What do you do if you want to look inside a biological cell, hoping to see objects that are well beyond the diffraction limit of a microscope – roughly 200nm? One solution is to use the Nobel-prize-winning technique of “super-resolved fluorescence microscopy”, which involves tagging samples with fluorescent markers.
In its basic form, however, super-resolution microscopy only produces 2D images, meaning it does not produce any “depth” information in 3D. That’s where Double Helix Optics, a small firm in Boulder, Colorado, comes in.
As I found out on a recent visit, this start-up company has developed a small optical device, called a SPINDLE, that can be bolted on to a standard wide-field optical microscope, allowing you to use “out-of-focus” light to generate 3D images at super resolution.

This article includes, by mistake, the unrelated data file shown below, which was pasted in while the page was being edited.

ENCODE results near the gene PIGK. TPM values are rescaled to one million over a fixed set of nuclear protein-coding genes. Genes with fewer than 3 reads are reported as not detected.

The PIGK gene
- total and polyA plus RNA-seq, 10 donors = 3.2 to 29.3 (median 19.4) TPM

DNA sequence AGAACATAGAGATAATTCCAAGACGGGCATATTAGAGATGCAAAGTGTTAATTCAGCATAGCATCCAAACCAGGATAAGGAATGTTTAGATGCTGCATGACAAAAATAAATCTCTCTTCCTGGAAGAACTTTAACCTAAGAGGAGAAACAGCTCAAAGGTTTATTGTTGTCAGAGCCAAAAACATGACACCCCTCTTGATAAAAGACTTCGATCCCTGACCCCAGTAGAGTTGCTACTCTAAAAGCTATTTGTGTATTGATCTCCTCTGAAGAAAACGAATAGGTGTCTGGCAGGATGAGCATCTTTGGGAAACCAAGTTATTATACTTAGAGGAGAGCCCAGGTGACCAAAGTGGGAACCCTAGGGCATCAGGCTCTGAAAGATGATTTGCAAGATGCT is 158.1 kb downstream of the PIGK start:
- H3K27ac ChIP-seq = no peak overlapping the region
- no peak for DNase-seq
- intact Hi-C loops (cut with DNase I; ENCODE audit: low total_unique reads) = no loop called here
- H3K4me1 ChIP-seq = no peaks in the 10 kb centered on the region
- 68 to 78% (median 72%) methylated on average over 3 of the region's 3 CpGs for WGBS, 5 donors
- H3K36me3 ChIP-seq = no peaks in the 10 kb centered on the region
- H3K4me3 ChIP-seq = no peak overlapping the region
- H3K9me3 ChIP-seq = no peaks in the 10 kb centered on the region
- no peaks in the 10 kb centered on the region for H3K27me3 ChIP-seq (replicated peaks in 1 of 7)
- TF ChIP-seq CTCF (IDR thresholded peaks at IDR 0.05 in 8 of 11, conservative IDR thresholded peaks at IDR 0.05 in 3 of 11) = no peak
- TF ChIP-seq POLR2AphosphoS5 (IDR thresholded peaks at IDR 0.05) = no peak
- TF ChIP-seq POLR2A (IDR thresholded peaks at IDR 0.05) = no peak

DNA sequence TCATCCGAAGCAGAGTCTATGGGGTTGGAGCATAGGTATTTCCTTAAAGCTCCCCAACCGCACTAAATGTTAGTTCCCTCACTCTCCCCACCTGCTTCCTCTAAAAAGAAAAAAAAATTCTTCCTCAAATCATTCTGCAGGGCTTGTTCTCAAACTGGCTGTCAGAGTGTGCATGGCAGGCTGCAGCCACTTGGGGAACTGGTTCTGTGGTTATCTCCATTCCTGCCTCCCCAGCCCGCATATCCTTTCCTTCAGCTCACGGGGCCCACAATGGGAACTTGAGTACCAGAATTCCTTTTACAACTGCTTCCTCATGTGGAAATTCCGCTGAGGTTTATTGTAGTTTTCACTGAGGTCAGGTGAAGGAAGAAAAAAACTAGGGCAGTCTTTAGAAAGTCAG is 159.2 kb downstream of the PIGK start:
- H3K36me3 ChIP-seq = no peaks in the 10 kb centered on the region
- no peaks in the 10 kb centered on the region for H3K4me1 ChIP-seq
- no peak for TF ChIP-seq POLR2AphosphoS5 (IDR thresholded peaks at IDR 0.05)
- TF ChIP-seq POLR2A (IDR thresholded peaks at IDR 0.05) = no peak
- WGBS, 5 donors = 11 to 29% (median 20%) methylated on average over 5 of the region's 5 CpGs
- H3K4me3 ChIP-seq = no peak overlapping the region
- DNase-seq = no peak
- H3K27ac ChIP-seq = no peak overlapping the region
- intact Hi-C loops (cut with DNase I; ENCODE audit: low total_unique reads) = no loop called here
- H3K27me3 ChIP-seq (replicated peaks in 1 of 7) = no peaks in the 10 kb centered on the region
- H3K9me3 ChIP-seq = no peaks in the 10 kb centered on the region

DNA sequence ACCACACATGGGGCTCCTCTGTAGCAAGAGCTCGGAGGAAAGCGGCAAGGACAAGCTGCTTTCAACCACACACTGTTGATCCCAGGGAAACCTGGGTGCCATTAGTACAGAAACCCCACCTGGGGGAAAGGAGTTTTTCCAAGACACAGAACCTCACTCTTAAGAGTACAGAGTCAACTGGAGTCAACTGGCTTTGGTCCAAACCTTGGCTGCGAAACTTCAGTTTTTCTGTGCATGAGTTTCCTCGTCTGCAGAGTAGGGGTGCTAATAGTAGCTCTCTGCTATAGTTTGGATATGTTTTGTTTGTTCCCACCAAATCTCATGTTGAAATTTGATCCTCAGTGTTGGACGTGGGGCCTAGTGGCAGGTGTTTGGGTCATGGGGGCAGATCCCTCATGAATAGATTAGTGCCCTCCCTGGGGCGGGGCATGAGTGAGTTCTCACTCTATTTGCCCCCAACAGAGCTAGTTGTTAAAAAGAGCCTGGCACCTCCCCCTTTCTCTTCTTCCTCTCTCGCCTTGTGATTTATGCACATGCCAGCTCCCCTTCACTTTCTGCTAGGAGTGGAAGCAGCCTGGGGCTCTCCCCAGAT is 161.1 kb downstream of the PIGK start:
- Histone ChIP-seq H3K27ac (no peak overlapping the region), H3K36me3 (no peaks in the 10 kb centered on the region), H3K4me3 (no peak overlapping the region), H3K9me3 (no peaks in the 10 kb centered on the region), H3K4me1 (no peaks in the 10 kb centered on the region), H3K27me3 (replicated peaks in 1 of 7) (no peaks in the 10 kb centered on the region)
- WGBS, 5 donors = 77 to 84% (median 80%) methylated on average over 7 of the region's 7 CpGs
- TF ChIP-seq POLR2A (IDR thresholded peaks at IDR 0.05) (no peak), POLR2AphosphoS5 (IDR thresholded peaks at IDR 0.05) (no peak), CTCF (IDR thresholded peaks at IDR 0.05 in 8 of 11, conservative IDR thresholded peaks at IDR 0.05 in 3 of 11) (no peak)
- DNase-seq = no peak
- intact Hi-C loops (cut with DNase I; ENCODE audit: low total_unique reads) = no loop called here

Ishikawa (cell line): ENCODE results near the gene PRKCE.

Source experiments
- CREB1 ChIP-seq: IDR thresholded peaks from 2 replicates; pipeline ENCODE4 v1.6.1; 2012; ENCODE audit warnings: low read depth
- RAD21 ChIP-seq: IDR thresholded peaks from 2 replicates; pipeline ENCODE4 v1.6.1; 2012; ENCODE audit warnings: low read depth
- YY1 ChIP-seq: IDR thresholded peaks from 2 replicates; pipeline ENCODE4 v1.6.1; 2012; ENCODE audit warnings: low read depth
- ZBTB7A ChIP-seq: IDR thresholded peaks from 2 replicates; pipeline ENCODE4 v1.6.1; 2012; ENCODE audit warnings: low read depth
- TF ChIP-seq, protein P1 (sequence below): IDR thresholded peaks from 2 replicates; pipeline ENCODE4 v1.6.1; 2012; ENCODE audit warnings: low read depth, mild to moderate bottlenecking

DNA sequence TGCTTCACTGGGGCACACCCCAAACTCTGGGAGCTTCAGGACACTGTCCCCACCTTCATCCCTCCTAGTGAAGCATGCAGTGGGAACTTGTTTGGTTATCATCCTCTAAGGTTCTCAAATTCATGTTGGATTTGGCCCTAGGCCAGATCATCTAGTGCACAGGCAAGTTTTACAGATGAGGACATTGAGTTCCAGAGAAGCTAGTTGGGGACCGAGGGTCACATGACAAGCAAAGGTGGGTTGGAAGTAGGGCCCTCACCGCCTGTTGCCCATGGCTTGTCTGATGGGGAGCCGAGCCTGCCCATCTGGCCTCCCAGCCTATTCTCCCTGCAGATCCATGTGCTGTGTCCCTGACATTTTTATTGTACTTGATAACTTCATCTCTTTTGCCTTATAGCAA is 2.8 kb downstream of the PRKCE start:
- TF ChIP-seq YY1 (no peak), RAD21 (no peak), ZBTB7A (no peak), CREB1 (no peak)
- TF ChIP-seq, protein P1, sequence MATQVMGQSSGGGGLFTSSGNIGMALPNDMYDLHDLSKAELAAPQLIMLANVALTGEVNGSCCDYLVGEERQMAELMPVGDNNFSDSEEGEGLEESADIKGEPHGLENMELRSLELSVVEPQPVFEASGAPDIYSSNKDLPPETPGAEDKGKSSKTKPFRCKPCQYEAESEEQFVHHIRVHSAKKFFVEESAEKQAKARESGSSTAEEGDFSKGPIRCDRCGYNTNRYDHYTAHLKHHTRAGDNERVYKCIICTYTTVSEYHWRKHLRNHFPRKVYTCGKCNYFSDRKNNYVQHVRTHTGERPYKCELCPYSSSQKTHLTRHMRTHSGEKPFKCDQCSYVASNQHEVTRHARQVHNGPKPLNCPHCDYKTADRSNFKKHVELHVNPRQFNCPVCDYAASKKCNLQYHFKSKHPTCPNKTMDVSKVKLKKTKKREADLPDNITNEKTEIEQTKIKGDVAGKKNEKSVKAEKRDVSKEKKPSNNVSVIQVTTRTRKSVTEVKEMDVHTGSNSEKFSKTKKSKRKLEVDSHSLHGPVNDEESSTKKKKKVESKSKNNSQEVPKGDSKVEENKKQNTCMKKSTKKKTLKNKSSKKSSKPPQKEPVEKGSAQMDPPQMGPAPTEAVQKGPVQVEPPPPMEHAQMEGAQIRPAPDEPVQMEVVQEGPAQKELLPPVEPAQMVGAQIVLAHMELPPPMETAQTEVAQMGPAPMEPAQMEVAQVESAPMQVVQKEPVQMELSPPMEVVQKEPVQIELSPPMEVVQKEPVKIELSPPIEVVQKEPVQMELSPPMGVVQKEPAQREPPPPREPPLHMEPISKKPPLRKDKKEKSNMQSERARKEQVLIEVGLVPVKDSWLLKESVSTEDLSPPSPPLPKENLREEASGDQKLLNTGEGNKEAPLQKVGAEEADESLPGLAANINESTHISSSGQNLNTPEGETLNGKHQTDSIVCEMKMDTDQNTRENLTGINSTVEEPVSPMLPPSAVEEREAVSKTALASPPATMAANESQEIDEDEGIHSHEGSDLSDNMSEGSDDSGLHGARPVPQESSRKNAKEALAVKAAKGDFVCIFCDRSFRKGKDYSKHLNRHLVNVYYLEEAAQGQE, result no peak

In this short video, Ronald Zimmerman – Double Helix’s director of sales and product management – introduces the basic principles of the device and outlines possible applications, including studying the motion of individual viruses. The video was filmed just before the great global coronavirus lock-down, which makes that particular application potentially more valuable and useful than ever.
Find out more about SPINDLE on the Double Helix Optics website.